You are currently viewing the printable version of this article, to return to the normal page, please click here.

Baby’s first train ride? Bride defends dragging 1-month-old down aisle

- The Washington Times - Tuesday, June 3, 2014

A Tennessee woman is defending a photo she posted on Facebook that showed her wedding dress with a 1-month-old baby tied to the train that she apparently dragged down the aisle as part of the ceremony.

Shona Carter-Brooks, of Jackson, Tennessee, secured her 1-month-old daughter to the train of her wedding dress and dragged her down the aisle at the Elam Baptist Church in Ripley, Tennessee, last weekend, the New York Daily News reported.

No video from the wedding has been released, so it's not clear how long the baby was tied to the dress or how far she was dragged, the Daily News reported.

The bride fired back at the wave of negative criticism her family has received since the photo went viral.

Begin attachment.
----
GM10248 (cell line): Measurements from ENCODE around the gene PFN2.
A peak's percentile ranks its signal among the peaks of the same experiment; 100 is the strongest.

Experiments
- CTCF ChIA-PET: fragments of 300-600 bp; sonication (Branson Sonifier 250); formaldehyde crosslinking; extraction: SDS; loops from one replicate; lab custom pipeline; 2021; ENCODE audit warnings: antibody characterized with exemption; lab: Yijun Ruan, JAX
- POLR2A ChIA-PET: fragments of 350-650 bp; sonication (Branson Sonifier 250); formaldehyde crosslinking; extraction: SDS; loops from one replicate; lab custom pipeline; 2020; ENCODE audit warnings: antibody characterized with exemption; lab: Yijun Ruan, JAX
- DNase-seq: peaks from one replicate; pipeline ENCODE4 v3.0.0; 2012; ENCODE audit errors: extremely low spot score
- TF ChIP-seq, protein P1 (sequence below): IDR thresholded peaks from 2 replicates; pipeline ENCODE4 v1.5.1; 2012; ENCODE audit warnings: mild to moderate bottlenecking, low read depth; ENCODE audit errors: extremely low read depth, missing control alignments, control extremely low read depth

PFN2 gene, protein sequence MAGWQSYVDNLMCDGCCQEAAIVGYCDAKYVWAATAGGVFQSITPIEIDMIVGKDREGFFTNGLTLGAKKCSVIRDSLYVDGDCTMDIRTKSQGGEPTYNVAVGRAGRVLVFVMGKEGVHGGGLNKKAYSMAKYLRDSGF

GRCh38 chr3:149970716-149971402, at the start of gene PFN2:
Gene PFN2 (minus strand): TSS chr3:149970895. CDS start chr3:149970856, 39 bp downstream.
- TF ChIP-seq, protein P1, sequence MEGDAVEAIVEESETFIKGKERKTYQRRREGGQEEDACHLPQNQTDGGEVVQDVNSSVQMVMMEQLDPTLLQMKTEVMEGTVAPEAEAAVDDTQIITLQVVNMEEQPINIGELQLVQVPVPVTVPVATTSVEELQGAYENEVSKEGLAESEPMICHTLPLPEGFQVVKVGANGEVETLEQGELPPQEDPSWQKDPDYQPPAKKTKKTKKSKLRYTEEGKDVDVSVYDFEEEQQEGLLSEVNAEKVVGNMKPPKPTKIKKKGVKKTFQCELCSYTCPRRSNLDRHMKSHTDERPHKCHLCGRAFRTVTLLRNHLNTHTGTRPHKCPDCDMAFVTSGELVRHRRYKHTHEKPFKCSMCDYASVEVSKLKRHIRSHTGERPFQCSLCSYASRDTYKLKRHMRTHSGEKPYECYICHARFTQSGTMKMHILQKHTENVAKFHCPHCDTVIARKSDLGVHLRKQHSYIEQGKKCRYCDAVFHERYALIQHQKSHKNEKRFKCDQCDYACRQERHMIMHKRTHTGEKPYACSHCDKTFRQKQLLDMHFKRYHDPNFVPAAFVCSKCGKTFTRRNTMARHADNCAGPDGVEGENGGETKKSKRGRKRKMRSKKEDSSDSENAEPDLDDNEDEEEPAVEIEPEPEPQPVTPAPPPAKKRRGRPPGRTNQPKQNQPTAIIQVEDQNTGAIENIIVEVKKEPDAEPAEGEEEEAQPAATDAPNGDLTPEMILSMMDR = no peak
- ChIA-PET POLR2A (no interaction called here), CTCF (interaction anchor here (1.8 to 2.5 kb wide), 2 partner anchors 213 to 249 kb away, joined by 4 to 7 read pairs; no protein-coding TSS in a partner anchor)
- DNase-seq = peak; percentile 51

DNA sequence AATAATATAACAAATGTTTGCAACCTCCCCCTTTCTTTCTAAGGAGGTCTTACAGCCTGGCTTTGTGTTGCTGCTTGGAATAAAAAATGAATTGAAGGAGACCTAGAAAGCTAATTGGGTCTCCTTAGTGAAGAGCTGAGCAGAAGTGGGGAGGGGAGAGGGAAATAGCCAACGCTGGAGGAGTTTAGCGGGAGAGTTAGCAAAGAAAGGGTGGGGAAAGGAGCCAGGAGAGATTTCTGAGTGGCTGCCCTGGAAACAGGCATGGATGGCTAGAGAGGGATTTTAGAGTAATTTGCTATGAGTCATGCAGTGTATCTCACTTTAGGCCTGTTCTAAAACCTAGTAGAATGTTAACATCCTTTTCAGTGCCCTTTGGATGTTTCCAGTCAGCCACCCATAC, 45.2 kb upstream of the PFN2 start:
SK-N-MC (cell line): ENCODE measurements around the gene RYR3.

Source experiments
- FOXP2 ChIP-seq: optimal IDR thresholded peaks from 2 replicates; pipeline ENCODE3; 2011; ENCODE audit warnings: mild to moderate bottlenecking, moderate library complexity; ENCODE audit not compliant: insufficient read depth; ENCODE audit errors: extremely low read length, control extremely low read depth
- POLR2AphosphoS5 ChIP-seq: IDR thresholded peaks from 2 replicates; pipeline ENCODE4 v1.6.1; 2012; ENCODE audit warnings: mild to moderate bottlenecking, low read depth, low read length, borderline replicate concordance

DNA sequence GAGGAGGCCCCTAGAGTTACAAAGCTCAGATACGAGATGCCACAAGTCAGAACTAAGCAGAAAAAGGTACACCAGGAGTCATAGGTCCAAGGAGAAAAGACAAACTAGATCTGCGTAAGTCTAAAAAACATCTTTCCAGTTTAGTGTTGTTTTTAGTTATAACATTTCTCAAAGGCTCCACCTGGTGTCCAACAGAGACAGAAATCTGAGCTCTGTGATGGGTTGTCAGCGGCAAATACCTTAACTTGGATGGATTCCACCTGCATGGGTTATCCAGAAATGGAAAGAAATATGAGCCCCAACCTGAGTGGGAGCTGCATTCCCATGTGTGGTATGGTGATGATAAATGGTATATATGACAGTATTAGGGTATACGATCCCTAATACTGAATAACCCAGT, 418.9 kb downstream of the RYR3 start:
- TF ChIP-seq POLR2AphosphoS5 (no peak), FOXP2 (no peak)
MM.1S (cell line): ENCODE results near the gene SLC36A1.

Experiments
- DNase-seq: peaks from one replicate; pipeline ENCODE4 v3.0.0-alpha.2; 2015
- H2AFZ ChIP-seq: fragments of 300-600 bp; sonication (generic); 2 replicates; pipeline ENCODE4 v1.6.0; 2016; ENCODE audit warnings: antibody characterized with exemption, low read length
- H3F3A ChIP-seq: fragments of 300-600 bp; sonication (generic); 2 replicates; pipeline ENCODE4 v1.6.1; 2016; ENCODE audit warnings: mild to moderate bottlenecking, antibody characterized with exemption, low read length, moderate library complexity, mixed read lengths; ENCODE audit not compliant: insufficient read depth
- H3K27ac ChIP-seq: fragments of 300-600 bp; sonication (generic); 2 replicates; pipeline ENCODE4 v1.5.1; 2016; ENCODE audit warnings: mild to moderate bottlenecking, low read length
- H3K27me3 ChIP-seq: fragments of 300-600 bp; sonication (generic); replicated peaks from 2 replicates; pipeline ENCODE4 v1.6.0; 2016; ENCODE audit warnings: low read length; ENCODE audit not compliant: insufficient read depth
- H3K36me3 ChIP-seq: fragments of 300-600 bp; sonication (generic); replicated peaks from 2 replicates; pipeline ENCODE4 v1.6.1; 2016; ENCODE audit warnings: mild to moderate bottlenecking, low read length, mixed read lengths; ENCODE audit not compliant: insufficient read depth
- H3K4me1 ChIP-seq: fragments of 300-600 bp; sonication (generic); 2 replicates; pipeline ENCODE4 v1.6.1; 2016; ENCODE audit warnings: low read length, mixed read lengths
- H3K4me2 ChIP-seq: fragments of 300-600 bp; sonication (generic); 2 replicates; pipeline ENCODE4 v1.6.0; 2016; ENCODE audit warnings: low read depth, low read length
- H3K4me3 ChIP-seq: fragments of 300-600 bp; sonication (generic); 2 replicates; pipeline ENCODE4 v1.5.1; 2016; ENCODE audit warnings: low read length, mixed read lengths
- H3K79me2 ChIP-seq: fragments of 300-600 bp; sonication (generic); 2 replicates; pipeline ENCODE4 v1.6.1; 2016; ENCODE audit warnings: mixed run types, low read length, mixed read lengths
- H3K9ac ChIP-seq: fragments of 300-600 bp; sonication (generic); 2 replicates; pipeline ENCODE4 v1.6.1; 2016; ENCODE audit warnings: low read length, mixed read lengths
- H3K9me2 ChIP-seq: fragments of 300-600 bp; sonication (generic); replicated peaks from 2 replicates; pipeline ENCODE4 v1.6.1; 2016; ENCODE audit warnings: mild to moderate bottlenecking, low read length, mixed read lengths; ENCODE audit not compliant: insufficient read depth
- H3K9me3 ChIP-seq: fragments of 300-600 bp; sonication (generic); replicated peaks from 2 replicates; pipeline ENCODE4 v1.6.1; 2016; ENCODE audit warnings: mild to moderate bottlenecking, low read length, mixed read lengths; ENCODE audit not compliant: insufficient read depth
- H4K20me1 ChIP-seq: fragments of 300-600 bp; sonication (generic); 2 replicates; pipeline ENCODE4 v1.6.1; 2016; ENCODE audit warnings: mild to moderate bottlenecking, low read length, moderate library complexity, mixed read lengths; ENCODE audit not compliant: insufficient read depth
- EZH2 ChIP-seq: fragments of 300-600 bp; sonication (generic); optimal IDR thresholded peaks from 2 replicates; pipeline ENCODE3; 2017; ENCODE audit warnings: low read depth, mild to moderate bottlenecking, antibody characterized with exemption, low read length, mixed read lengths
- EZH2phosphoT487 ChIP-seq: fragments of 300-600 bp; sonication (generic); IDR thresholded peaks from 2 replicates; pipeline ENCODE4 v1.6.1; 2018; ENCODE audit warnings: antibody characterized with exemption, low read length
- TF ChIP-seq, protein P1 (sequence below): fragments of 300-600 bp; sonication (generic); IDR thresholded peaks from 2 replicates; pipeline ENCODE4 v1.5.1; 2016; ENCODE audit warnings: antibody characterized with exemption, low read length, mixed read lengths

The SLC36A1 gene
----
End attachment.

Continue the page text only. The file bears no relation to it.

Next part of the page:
"FB family & friends we are outstanding! See we not weary in well doing, for in due season this too shall pass!" she wrote Friday. "We rejoicing for we're too driven to be drowned, victorious to be defeated, and content for God is able! We love you all for your support, love, and encouraging words.

"The answer is we do what we want, when we want long as Jesus on our side everything worked out fine and gone continue to be fine," she wrote. "Most important while y'all got ya feelings in us we had our hearts in Christ which covers all!! So keep ya mouths running for it was just that."

A Facebook friend who claimed to have attended the ceremony also defended the couple.

"Shona and Johnathan Brooks your wedding was super perfect from the groom and his men and you and your diva's baby you rock the gown and the princess tagging behind you it brought tears to my eyes," wrote Pamela Stone, the Daily Mail reported.

"Regardless of anybody else dream your's came true. I loved it and thank you for inviting me," she said.

© Copyright 2014 The Washington Times, LLC. Click here for reprint permission.